Does the President Affect Your Personal Economy?
Partisans claim economic demigod status for past presidents of their own party, while simultaneously denigrating the opposition party’s presidents for their economic performance. Democrats herald Clinton’s economic gains; Republicans espouse Reagan’s apparently endless economic virtues. Yet both sides likewise discredit the other.
We know, however, that it can’t be both ways. Either presidents have a direct and meaningful impact on the economy of the nation or they don’t. And the economy of this nation is the primary driver of the economies of its individuals. Many Americans don’t have to think back too far to feel the pain of the last economic crunch. But what effect, actually, does the president have on your personal economy?
The Market Versus the Economy
The market and the economy are not the same thing. People substitute them for each other to the extent it conveniently supports their point. Consider the performance of the market under this first half of Trump’s first term. While the market was on a tear, Democrats pointed out to everyone that the market is not the same as the economy, while Republicans heralded Trump’s market greatness. Once the market hit the skids, the Democrats began a chorus of ‘told you it wouldn’t last,” while the Republicans began pointing out that the market is not the economy.
The market has a relationship with the economy. But the market is fickle. It is very much driven by perception — at least in the short term.
In the long term, both the economy and the market are driven by growth. Let’s look at the 1990s — the Clinton years — through a growth lens. The ’90s stand out as the decade of the internet boom. During this period, a technologic wave swept the business landscape. The internet altered the speed at which business could be conducted. And time is money. And the internet reduced geographic constraints. You could easily do business that would have been difficult before. There was a plethora of efficiencies and opportunities. Businesses were on a productivity and growth high. This drove both the economy and the markets. But you don’t always have that type of external influence on growth.
Congress has a huge effect on the economy. Congress (sometimes) passes the budget under which our government operates and appropriates the necessary funds (also sometimes!). And Congress makes the laws. Every federal law is an output of Congress. It should be readily apparent that they don’t do so at the direct behest of the President.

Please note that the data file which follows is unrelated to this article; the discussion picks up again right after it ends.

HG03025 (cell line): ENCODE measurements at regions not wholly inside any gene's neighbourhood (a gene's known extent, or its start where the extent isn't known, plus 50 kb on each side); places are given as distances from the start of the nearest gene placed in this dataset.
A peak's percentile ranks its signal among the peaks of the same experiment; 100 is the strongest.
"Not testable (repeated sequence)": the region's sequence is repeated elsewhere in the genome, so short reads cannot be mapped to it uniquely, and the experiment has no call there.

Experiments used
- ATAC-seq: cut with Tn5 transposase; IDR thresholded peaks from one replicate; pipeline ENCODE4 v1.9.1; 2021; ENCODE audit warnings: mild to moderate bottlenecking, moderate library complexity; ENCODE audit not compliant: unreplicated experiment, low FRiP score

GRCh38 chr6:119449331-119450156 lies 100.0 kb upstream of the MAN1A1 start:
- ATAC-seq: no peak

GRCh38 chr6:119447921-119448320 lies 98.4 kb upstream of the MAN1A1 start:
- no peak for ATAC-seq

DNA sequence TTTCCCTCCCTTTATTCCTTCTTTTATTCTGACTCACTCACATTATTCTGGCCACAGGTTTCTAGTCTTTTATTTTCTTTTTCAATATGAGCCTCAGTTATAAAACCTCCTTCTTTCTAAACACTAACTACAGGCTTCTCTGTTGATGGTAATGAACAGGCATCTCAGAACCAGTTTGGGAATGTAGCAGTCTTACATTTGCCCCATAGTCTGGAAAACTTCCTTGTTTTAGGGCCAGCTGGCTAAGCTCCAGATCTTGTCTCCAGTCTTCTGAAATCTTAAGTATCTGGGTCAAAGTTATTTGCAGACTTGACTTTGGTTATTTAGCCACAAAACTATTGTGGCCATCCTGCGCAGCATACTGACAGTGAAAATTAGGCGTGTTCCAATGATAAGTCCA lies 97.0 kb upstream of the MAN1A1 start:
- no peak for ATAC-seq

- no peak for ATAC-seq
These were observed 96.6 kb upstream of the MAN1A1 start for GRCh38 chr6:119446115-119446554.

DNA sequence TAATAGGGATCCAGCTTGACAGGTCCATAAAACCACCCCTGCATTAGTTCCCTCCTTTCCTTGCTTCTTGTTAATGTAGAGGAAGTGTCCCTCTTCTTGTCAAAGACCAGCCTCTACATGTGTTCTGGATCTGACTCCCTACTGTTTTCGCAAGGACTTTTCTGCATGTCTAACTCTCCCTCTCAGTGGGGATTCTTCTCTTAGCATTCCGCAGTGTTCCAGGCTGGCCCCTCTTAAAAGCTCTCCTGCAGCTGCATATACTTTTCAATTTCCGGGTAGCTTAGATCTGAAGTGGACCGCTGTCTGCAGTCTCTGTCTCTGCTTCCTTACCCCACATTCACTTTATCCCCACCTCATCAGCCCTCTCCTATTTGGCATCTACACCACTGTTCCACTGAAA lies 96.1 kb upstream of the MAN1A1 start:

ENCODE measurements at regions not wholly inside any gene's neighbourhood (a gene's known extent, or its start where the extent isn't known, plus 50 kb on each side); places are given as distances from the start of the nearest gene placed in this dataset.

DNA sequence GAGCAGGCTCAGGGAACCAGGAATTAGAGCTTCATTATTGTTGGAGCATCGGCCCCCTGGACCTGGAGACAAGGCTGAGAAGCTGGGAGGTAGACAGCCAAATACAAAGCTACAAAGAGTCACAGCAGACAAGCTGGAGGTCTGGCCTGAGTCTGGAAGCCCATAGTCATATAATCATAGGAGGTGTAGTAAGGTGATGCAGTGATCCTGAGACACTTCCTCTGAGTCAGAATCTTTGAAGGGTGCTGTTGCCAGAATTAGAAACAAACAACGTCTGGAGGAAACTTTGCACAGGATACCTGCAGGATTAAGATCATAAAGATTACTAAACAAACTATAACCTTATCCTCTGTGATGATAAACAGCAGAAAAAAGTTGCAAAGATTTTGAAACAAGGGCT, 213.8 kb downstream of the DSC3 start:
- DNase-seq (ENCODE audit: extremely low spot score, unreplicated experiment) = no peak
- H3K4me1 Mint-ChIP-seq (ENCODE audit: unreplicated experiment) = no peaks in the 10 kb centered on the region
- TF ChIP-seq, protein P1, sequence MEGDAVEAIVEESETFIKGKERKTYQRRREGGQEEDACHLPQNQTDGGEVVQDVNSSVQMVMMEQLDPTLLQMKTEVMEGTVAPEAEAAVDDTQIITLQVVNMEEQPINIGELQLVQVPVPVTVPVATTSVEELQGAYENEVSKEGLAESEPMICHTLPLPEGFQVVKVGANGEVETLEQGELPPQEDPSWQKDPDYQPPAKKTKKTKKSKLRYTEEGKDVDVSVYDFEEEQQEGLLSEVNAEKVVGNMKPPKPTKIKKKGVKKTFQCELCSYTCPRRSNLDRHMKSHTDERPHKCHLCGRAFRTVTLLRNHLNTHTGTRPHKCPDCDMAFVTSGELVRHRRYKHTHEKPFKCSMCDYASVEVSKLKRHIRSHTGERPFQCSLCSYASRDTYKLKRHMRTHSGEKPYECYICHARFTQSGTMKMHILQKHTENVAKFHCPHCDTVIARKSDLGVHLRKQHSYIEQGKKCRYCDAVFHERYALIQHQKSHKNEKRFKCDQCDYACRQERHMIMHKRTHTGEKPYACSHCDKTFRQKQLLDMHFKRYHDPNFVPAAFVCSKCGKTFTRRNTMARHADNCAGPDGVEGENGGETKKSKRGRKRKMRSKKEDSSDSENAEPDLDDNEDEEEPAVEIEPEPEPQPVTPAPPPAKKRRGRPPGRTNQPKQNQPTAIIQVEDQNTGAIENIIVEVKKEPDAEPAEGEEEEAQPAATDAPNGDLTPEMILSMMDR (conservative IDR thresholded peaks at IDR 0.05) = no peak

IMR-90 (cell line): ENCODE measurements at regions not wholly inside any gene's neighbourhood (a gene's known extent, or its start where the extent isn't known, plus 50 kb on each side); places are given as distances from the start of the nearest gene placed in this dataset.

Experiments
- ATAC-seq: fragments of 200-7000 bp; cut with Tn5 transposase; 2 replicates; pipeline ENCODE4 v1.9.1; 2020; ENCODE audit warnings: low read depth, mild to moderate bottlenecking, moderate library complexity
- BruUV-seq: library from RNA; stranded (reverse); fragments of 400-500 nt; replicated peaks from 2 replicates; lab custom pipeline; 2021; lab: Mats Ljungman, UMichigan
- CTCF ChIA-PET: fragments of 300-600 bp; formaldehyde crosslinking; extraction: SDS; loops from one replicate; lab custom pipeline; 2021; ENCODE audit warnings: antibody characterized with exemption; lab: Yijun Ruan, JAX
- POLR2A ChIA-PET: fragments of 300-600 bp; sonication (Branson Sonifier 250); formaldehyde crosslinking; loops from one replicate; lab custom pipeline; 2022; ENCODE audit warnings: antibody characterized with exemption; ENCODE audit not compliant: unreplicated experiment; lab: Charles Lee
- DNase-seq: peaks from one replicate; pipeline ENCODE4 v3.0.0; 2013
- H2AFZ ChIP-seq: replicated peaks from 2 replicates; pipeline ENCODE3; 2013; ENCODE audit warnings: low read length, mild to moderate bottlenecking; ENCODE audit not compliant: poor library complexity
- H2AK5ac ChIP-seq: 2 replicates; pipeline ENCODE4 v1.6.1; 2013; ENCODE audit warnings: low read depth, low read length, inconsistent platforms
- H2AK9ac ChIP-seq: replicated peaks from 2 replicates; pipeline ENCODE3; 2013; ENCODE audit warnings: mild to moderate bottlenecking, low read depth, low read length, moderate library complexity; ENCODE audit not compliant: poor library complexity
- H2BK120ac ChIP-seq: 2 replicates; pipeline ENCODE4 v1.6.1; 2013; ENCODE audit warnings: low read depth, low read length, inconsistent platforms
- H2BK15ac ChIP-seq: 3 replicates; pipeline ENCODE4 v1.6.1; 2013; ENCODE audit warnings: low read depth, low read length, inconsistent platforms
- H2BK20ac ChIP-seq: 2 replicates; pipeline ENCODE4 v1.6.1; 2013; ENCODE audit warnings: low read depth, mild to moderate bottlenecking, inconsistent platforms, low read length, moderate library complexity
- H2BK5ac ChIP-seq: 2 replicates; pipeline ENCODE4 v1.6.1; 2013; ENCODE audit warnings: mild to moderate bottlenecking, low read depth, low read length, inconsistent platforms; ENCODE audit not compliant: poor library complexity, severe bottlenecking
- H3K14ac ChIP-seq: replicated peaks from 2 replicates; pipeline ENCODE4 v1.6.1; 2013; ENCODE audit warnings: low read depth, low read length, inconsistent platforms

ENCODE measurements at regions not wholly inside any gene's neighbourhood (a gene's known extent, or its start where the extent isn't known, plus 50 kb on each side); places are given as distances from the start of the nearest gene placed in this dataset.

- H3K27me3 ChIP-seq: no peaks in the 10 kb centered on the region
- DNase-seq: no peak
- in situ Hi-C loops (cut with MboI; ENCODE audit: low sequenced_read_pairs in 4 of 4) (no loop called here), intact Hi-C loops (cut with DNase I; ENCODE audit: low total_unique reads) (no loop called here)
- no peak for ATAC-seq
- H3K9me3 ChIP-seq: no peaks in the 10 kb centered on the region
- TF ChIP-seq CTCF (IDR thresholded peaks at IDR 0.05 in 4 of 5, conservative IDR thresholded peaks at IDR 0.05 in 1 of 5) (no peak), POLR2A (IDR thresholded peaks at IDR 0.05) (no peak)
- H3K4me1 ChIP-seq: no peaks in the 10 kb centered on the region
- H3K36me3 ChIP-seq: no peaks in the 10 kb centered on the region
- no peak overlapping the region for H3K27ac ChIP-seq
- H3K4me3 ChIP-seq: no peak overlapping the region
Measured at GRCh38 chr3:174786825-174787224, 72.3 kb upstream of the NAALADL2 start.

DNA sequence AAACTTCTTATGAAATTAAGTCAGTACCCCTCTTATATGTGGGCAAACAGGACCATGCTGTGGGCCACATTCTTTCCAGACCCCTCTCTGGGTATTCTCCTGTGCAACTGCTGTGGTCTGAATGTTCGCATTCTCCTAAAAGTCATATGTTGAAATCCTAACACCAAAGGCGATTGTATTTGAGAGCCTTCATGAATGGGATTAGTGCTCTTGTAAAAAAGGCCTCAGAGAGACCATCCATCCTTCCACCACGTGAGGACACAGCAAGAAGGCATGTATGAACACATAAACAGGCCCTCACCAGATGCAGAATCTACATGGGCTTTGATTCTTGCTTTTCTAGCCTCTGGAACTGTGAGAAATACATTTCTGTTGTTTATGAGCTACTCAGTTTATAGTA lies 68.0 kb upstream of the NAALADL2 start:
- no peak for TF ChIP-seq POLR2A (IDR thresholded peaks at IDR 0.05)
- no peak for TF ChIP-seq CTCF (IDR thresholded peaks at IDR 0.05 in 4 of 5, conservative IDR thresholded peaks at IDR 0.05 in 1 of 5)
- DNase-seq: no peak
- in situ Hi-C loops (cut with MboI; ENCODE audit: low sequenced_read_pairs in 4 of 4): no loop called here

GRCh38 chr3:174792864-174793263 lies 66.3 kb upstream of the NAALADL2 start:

But that’s a lot of power. The purse strings of the country are as much or more in the hands of Congress as they are the president. The president has very limited ability to spend money without Congress. In an ideal situation, there’s some level of cooperation and things function fairly smoothly. Ideal situations don’t seem to come around that often anymore.
The president’s role has some specifics, such as proposing a budget. And the president has veto power to limit Congress’s wilder urges. But the president’s real power is one of influence. This is a situation of leadership. While managers assure that what’s supposed to get done gets done, leaders get people to accomplish more than they would have if left to their own devices. The president’s ability to sway Congress is both a function of Congress’s willingness to go along with the president’s agenda and the president’s ability to move them to act on his or her agenda.
Regulation falls more directly under the president’s control. They’re made by executive departments and various agencies. The president has a lot more power to effect change here — but it can also be more easily undone by the next president if he doesn’t like what the previous one did.
Regulations affect a myriad of things, but overregulation is generally seen by business as shackles on economic growth.
Regulations that place increased restrictions or increased costs on business do so at the cost of economic growth. Some are very necessary, others not so much. A lot of that depends on which side of the aisle you stand on. But this perception is extremely important.
The Issue of Perception
Markets attempt to price today what happens tomorrow. That’s how you make money: You act today; the stock, or other asset, moves in price tomorrow (or some other future time). If you’re right about the direction, and the magnitude of change is sufficient, then you profit. If you’re wrong, you either don’t profit or you lose. This is why perception is so incredibly important. And powerful.
For instance, if you believe the markets will be moving upward, you will act differently than if you believe they will not be moving up. If you believe Congress will be passing onerous laws, then you won’t think the market will move up — at least not as much, as it would in their absence. If you think the president will have burdensome regulations placed on your industry, you won’t be optimistic about where the market’s headed. But if you believe the president will remove burdensome regulation, you’ll have a rosier outlook.
Some of it is what actually happens. Often, by the time it happens, it’s already priced in.